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Kevin Boully

Kevin Boully, Ph.D. is a Senior Litigation Consultant with Persuasion Strategies. He has been active in litigation consulting since 2001. His master’s degree in forensic psychology and doctorate in legal communication focus on persuasion, small group influence, and jury decision making. Dr. Boully has analyzed and advised on a full range of cases from complex commercial matters to products liability to highly contentious patent cases, and more. Dr. Boully is the coauthor of a book on persuasion in intellectual property litigation entitled Patently Persuasive, published by the American Bar Association Section of Intellectual Property. Dr. Boully is a current Board Member of the American Society of Trial Consultants and a past Associate Editor and advisor to the jury research and courtroom communication publication, The Jury Expert. He has published and presented on litigation and legal persuasion topics across the United States.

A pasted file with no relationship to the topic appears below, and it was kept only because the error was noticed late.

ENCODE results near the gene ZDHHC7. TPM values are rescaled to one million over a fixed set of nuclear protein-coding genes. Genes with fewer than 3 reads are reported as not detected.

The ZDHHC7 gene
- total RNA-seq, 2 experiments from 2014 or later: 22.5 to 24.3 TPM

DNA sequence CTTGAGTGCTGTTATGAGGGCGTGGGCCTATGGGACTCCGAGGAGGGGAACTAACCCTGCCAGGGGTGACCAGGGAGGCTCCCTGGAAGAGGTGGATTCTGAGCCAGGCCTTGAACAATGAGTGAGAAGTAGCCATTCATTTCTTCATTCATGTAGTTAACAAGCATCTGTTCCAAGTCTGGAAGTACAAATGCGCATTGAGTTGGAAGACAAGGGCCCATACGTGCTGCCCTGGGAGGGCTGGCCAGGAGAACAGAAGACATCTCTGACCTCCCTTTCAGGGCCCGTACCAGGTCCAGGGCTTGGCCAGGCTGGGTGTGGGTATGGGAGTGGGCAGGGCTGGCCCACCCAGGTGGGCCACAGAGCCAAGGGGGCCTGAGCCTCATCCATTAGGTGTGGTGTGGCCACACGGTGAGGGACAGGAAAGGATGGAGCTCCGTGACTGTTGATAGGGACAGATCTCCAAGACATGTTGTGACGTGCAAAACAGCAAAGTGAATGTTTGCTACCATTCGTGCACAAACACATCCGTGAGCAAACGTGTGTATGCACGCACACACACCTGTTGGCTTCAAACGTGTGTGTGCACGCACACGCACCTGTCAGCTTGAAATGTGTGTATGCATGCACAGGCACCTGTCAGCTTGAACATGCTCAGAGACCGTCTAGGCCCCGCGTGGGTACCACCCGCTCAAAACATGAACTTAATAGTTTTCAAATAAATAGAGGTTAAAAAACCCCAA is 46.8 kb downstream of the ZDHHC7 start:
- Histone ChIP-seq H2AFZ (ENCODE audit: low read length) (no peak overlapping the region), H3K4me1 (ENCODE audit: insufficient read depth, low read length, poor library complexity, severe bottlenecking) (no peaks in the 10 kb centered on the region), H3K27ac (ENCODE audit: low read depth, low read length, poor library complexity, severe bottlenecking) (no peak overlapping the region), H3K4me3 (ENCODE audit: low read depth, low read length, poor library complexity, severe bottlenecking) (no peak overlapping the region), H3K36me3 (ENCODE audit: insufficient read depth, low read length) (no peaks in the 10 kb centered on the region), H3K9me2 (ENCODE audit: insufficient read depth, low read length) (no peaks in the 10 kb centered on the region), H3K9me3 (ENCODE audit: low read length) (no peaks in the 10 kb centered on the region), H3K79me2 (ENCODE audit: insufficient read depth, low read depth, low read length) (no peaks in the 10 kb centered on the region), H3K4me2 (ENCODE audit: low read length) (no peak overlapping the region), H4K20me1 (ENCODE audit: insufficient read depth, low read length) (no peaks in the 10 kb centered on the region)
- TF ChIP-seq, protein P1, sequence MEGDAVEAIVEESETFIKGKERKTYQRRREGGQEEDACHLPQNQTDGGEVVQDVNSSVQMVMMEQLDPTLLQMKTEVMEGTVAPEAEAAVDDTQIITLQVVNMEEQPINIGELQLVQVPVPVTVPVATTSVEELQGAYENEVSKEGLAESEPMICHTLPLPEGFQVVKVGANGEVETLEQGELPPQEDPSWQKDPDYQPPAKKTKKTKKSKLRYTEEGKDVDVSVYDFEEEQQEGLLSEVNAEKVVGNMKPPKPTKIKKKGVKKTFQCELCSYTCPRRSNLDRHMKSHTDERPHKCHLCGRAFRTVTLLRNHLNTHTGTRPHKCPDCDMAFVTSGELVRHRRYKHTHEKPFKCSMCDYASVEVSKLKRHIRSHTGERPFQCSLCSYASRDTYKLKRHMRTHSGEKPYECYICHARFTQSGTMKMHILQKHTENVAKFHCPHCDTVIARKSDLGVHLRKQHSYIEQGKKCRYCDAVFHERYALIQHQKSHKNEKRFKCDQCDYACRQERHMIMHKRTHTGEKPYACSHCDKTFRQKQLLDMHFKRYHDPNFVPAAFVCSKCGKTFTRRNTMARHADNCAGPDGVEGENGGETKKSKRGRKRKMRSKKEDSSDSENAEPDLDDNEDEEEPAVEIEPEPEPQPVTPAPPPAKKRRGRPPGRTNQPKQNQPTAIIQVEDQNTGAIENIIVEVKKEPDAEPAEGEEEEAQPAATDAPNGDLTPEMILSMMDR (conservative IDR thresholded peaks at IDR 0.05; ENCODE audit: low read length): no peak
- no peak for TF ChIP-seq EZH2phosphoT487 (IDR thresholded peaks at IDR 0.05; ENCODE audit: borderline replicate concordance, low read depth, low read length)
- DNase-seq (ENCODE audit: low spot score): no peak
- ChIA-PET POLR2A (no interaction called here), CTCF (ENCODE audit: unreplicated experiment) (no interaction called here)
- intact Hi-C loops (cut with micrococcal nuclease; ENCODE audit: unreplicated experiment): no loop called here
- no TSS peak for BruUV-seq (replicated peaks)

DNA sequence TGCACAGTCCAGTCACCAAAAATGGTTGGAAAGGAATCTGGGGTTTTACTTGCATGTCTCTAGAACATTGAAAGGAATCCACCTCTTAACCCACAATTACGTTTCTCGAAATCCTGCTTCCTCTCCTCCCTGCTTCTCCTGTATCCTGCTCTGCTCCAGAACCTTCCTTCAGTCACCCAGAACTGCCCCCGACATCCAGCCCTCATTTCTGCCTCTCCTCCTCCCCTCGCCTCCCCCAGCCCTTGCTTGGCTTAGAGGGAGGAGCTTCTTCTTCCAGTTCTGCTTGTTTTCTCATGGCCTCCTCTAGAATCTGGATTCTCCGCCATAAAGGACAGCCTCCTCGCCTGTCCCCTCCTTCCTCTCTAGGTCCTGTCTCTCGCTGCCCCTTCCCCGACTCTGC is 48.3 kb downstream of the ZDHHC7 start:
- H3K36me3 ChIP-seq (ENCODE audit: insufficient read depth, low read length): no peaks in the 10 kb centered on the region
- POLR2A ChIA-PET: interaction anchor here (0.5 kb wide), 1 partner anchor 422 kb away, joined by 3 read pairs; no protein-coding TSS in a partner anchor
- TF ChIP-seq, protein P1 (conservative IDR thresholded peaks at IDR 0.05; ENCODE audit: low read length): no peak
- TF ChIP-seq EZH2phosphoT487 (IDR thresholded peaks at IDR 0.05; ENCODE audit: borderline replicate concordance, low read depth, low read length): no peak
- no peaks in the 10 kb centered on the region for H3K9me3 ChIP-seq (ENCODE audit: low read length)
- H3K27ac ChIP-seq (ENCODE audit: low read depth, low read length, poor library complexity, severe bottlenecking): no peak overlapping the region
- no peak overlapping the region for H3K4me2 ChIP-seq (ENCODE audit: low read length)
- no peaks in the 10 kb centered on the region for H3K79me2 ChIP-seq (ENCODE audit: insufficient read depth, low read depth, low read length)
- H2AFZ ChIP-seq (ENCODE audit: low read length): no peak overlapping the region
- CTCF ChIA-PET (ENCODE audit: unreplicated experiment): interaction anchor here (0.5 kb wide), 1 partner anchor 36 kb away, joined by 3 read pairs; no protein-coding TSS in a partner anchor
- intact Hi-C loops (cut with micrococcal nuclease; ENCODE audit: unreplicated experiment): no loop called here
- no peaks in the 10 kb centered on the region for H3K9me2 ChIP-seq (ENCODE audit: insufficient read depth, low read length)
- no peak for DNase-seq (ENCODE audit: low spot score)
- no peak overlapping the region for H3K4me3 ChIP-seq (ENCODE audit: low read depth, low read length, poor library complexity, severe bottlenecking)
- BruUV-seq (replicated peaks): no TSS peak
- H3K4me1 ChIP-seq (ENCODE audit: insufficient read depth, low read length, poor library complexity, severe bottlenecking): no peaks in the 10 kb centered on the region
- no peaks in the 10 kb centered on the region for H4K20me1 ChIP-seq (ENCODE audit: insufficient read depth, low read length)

Recent Articles by Kevin Boully

How Public Opinion Polls Expand the Conversation on GSK v. Teva and Skinny Labeling

The Federal Circuit’s recent majority opinion and Chief Judge Prost’s dissenting opinion in the GlaxoSmithKline LLC v. Teva Pharmaceuticals “skinny labeling” case has raised eyebrows and piqued interest beyond the usual circles. The decision’s result is a lower bar for finding induced infringement—a win for brand-name companies. While the jury found infringement against Teva’s skinny labeled carvedilol, a congestive heart failure drug, we could not help but wonder if the American public sees the issue more like the majority Federal Circuit opinion or more like the dissenting opinion of Chief Judge Prost? How do Americans view “skinny labeling,” and how might those opinions intersect with future findings of the evolving law? Will jurors see the stronger position of brand companies as something to uphold or does the consumer benefit of generics foster a different preference? We discuss the legal perspectives and national surveys on skinny labeling and patent protections to expand the conversation.